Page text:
Flying Tipplers Into Darkness

by Gordon Hughes, Derby, England [For PDF version Click Here]

My father taught me at the age of ten that Tipplers must always alight on the loft after flying and never upon the rooftops. Otherwise that if they did not do this I should never be able to fly them a long time, and never be able to control them. I never liked killing pigeons, but I have witnessed the execution of hundreds by my father because they had made the mistake of dropping upon the house roof or wireless aerial.

Generally the dark flying rules go something like this – Dark is termed as being ten minutes after lighting up time, as can be ascertained from your local paper. The birds as a kit must be seen at least once very hour. If the birds split up after dark, only one hour is then allowed to induce the birds to alight on to the loft. The birds are termed as still being in a kit if they can all be seen at the same time regardless of how far they are flying apart. As you can imagine they would not have to be far apart in the dark, otherwise you would not be able to seem them all at the same time. If the birds split for the first time, then one hour only is allowed to get them in. You have no need to turn your lights on straight away. You may leave your birds flying in a split condition for as long as you wish, but bear in mind have only one hour, to induce the birds down after splitting, and if you were to risk everything by leaving them split for say fifty minutes, you would then only have the remaining ten minutes left to get them down if you had left them flying split for nearly one hour before putting the lights on and the dropper out.

Personally I generally put the lights on within a few minutes of the kit splitting especially if they are flying low. You know that “unity is strength” and whilst they are flying as a kit I always believe they are safe from anything that can befall them in the dark, but when they are split, I do not know how they feel, or if any particular one is feeling tired. I have never known this to happen, but I am always afraid when the kit is split, of one bird suddenly taking it into its head to make a dive for the shed. This would not be a bad thing in itself, but if the bird did this in the pitch dark, and missed the shed, and landed in the tall grass, which abounds around my loft, I may then not be able to find it, and consequently be disqualified.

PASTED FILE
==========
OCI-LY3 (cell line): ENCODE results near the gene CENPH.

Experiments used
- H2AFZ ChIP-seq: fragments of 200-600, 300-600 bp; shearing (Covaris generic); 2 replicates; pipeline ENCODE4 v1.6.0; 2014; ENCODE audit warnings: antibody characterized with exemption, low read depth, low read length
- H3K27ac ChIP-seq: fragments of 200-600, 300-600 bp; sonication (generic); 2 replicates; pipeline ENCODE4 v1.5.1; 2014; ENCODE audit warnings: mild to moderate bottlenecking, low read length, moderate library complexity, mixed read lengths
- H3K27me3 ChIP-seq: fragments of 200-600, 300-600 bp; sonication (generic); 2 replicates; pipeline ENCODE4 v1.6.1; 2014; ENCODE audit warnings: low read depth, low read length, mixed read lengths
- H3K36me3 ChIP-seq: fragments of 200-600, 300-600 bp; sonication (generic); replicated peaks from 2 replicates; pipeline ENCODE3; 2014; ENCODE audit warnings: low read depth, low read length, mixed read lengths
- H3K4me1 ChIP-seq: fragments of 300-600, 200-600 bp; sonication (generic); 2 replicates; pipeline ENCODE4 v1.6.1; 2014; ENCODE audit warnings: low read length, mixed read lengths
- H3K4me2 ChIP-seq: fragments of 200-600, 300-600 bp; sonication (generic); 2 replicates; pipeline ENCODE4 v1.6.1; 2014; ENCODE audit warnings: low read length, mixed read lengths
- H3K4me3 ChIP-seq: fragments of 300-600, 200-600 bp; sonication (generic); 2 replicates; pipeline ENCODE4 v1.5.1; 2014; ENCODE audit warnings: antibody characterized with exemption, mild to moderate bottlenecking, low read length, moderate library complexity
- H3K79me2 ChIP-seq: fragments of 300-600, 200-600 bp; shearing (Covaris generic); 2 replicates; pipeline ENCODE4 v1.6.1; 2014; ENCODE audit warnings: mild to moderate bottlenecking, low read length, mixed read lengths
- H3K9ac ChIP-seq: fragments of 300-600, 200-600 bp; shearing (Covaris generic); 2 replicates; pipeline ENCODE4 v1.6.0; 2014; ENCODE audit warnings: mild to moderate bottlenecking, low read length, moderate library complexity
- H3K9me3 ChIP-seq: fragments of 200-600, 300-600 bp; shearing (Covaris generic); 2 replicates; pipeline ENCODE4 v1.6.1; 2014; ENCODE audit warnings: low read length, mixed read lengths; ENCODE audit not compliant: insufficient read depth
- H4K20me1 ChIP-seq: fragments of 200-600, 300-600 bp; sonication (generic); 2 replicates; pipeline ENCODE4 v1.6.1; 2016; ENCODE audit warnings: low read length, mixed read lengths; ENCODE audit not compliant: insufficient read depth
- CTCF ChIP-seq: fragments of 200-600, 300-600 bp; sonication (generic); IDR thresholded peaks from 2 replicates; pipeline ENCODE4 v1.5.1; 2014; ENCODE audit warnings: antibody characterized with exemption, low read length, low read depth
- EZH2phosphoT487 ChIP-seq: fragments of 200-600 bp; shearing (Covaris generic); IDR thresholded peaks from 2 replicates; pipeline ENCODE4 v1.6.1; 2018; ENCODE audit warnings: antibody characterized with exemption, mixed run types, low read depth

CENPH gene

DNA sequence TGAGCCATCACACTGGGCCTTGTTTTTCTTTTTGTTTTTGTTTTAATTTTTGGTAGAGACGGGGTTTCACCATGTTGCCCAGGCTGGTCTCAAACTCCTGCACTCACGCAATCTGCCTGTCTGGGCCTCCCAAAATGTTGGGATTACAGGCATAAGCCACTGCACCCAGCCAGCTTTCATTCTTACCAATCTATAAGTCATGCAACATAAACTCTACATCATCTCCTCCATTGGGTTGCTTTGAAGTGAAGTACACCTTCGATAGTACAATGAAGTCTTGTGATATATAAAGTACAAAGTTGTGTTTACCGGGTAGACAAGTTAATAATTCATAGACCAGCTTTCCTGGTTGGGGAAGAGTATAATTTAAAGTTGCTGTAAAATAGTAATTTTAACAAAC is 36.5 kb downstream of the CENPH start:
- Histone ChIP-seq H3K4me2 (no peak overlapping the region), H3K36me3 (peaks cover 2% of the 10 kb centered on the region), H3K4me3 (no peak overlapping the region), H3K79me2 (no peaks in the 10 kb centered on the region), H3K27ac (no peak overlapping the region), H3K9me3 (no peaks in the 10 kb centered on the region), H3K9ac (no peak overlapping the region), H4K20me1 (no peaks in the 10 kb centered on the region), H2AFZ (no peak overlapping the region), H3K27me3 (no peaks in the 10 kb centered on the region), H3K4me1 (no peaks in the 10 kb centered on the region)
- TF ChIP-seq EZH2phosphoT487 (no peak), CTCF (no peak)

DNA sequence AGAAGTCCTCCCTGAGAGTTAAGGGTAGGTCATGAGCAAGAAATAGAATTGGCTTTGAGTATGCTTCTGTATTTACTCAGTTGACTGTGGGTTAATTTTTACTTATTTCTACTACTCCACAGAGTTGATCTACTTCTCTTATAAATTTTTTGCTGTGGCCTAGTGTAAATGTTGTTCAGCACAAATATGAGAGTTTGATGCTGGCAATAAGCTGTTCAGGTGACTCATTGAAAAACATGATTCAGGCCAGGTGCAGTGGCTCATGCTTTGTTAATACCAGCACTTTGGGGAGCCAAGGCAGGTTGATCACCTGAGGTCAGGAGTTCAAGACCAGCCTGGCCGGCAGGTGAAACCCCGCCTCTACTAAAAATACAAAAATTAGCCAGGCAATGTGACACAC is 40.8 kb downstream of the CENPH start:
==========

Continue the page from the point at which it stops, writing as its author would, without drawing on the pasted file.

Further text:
Something happened to my kit when I was flying at Easter l960, which has always induced me, since then, to turn the lights on shortly after the birds split. I have become fed up with losing by the odd few minutes and so at this Easter I decided to let my kit go as long as possible. I left them thirty minutes flying split. The referee and I could see them quite well at a few minute intervals flying in a two and one formation. However, after they had been flying one and a half hours in the dark the odd one decided to fly very low and as he came over we saw him collide with an uncovered wire, and search as we liked we could not find the bird either on the roof or in the grass. Consequently I was disqualified, and when the results were known, I could have put my lights on twenty minutes earlier and won the National comfortably. So you can see it does not generally pay to leave your kit flying after they have split. Just one point I would like to make clear. If the birds split in the dark, you have only one hour to get them down, and should they get together again after they have first split, no extra time is allowed. They definitely have one hour only from the first split.

Now bear in mind the total number of hours spent by myself, and any other fancier who trains in the dark, also bear in mind that I flew cocks this year that I had been training for four years. You can imagine that I know now their every path of flight. I know their every movement in the dark. I know exactly which bird out of five, six or seven will alight first after the lights are put on. I know which bird will come last. When the birds split I know which one will come down immediately without any fuss, within seconds of the lights being put on. I would say that the birds will perform in all ways on competition days, exactly as they have been taught in training . . .

It has been suggested to me on odd occasions that for a pigeon to fly in the dark it must have been bred from birds that had been used to doing this over the years. It is not natural for pigeons to fly in the dark; therefore, I do not believe this theory. But I will say that if the parents of the pigeon flew successfully in the dark, then it is quite safe to say that the offspring will also do so. I think that the credentials for good dark flying Tipplers would be stamina, genuine easy flying capabilities and some inbreeding to give them nerve. Many of you must have had Tipplers which have flown many hours during the day, and then after their usual dropping time they have flown long into the night; consequently you have either lost them or you have enticed them down onto the loft the next day. These, in my opinion are the type to make good dark flyers. I do not mean these particular birds, as they would probably be of no further use for training to dark, after spending the night out; but I do mean the birds of the same strain, which must have not made this mistake.